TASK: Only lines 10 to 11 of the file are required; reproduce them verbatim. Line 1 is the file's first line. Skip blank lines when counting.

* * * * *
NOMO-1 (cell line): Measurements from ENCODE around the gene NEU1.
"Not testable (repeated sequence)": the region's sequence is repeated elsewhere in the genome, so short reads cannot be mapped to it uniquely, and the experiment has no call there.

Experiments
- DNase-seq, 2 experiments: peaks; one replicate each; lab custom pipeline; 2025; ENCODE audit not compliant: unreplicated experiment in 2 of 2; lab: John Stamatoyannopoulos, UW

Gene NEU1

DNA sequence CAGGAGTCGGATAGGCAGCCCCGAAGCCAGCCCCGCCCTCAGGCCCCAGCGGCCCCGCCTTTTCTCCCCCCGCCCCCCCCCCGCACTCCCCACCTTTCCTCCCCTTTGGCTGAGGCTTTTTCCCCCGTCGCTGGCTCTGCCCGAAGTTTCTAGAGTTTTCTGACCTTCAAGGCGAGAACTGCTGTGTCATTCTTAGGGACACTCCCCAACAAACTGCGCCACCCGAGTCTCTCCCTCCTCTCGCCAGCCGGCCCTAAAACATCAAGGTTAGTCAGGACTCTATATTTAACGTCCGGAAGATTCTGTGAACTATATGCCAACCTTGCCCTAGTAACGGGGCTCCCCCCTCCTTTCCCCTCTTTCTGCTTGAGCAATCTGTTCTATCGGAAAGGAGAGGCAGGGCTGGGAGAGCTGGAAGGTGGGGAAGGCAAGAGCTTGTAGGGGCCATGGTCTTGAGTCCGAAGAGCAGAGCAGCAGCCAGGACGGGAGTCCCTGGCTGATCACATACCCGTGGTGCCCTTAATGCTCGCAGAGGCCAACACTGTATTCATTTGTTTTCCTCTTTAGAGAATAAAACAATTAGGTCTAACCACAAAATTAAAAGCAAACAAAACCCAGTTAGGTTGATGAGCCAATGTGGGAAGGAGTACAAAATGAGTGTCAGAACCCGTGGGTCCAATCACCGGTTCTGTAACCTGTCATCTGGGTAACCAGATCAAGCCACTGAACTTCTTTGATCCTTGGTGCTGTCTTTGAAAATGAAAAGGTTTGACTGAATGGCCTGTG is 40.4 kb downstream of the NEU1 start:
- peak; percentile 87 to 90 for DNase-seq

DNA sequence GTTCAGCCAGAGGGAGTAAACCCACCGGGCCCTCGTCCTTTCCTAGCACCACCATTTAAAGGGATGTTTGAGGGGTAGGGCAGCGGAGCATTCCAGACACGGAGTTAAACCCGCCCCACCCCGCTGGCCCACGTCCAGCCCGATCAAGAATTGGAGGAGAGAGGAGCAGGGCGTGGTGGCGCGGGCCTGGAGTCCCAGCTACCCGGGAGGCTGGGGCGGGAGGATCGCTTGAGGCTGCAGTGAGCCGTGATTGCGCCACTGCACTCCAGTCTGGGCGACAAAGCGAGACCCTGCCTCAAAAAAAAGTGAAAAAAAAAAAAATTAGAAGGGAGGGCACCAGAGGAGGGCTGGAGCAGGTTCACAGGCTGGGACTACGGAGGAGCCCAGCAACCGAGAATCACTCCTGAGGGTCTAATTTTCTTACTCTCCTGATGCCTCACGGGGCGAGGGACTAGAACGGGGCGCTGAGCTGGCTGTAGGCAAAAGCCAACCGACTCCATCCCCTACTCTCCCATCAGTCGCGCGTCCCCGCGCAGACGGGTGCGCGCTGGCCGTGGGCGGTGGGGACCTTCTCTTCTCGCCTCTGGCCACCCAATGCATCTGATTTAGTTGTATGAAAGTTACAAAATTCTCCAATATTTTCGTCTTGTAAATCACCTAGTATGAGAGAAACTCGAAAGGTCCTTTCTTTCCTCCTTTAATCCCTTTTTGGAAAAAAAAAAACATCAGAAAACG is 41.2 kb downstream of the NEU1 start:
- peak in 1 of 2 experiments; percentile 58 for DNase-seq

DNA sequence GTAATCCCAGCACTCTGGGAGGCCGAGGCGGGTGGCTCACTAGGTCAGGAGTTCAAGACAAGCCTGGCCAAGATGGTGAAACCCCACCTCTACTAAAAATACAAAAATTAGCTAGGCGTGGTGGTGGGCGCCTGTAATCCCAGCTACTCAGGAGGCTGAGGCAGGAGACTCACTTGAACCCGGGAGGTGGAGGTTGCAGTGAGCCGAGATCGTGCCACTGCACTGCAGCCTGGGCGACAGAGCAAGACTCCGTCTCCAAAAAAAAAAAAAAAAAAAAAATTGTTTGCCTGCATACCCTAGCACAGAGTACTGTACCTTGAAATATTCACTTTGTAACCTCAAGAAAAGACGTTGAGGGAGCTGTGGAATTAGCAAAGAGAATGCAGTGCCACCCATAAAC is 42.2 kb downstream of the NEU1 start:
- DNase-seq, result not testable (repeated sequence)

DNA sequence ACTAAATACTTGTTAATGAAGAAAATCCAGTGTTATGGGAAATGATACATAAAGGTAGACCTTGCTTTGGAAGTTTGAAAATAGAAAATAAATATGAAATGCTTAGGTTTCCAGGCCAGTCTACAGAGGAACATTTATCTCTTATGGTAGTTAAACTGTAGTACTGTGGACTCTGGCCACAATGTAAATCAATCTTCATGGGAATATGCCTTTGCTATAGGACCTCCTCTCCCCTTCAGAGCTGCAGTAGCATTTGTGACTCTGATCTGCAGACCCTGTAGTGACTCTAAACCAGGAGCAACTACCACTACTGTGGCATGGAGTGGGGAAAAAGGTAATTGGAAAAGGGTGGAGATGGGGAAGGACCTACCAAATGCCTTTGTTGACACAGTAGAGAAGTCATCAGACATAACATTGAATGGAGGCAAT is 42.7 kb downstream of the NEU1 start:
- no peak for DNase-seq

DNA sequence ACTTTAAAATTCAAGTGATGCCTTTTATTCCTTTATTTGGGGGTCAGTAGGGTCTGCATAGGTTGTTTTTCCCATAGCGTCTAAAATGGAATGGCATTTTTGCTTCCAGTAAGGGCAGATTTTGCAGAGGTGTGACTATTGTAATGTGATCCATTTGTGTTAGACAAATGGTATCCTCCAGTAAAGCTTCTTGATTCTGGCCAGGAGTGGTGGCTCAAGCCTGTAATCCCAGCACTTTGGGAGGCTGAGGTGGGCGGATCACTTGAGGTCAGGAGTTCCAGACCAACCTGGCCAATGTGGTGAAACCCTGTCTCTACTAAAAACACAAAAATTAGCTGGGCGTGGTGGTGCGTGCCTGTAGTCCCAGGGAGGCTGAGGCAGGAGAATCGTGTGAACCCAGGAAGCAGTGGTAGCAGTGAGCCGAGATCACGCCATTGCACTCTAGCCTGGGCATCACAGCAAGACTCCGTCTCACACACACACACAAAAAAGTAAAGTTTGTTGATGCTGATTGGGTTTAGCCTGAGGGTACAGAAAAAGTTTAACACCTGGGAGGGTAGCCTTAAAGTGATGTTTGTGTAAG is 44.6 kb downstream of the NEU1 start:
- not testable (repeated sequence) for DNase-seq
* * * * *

DNA sequence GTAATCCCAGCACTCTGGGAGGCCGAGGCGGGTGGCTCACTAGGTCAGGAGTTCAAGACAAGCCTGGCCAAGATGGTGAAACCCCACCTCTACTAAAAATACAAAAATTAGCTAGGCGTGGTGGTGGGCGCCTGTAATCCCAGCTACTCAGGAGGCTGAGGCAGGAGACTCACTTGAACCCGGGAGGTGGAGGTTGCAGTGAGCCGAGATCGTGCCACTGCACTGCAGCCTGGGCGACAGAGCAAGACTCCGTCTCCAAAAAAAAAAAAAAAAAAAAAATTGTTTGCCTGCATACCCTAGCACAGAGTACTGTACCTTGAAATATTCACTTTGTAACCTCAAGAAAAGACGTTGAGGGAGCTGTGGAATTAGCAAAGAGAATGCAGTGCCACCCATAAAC is 42.2 kb downstream of the NEU1 start:
- DNase-seq, result not testable (repeated sequence)